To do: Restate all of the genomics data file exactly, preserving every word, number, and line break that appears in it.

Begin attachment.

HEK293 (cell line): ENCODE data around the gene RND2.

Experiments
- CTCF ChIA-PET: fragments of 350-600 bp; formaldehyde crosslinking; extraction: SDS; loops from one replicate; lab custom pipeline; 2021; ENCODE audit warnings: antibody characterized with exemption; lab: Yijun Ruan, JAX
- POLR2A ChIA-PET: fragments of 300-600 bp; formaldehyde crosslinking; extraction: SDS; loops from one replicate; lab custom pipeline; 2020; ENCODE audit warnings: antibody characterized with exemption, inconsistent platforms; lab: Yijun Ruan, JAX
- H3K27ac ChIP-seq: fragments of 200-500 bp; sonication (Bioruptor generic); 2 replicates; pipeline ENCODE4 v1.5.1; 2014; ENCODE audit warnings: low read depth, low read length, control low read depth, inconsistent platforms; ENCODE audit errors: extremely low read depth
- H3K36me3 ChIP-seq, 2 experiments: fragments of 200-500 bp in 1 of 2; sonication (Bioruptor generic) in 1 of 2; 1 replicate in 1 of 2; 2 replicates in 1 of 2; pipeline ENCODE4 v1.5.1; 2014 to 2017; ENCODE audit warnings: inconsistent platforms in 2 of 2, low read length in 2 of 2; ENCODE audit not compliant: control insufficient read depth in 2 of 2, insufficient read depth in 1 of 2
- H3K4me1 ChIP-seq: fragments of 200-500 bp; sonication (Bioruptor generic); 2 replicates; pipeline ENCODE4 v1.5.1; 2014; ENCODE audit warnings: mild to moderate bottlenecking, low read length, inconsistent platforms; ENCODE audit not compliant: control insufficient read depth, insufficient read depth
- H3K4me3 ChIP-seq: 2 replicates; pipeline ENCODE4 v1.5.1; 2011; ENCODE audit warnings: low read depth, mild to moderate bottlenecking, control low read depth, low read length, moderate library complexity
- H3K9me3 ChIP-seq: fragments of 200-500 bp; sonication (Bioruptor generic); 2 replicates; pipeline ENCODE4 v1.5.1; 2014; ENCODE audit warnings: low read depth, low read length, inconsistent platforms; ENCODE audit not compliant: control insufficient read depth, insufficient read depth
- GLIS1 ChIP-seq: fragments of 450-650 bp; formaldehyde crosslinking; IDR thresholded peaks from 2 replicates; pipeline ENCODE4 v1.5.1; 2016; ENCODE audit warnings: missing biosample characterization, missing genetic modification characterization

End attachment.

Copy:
HEK293 (cell line): ENCODE data around the gene RND2.

Experiments
- CTCF ChIA-PET: fragments of 350-600 bp; formaldehyde crosslinking; extraction: SDS; loops from one replicate; lab custom pipeline; 2021; ENCODE audit warnings: antibody characterized with exemption; lab: Yijun Ruan, JAX
- POLR2A ChIA-PET: fragments of 300-600 bp; formaldehyde crosslinking; extraction: SDS; loops from one replicate; lab custom pipeline; 2020; ENCODE audit warnings: antibody characterized with exemption, inconsistent platforms; lab: Yijun Ruan, JAX
- H3K27ac ChIP-seq: fragments of 200-500 bp; sonication (Bioruptor generic); 2 replicates; pipeline ENCODE4 v1.5.1; 2014; ENCODE audit warnings: low read depth, low read length, control low read depth, inconsistent platforms; ENCODE audit errors: extremely low read depth
- H3K36me3 ChIP-seq, 2 experiments: fragments of 200-500 bp in 1 of 2; sonication (Bioruptor generic) in 1 of 2; 1 replicate in 1 of 2; 2 replicates in 1 of 2; pipeline ENCODE4 v1.5.1; 2014 to 2017; ENCODE audit warnings: inconsistent platforms in 2 of 2, low read length in 2 of 2; ENCODE audit not compliant: control insufficient read depth in 2 of 2, insufficient read depth in 1 of 2
- H3K4me1 ChIP-seq: fragments of 200-500 bp; sonication (Bioruptor generic); 2 replicates; pipeline ENCODE4 v1.5.1; 2014; ENCODE audit warnings: mild to moderate bottlenecking, low read length, inconsistent platforms; ENCODE audit not compliant: control insufficient read depth, insufficient read depth
- H3K4me3 ChIP-seq: 2 replicates; pipeline ENCODE4 v1.5.1; 2011; ENCODE audit warnings: low read depth, mild to moderate bottlenecking, control low read depth, low read length, moderate library complexity
- H3K9me3 ChIP-seq: fragments of 200-500 bp; sonication (Bioruptor generic); 2 replicates; pipeline ENCODE4 v1.5.1; 2014; ENCODE audit warnings: low read depth, low read length, inconsistent platforms; ENCODE audit not compliant: control insufficient read depth, insufficient read depth
- GLIS1 ChIP-seq: fragments of 450-650 bp; formaldehyde crosslinking; IDR thresholded peaks from 2 replicates; pipeline ENCODE4 v1.5.1; 2016; ENCODE audit warnings: missing biosample characterization, missing genetic modification characterization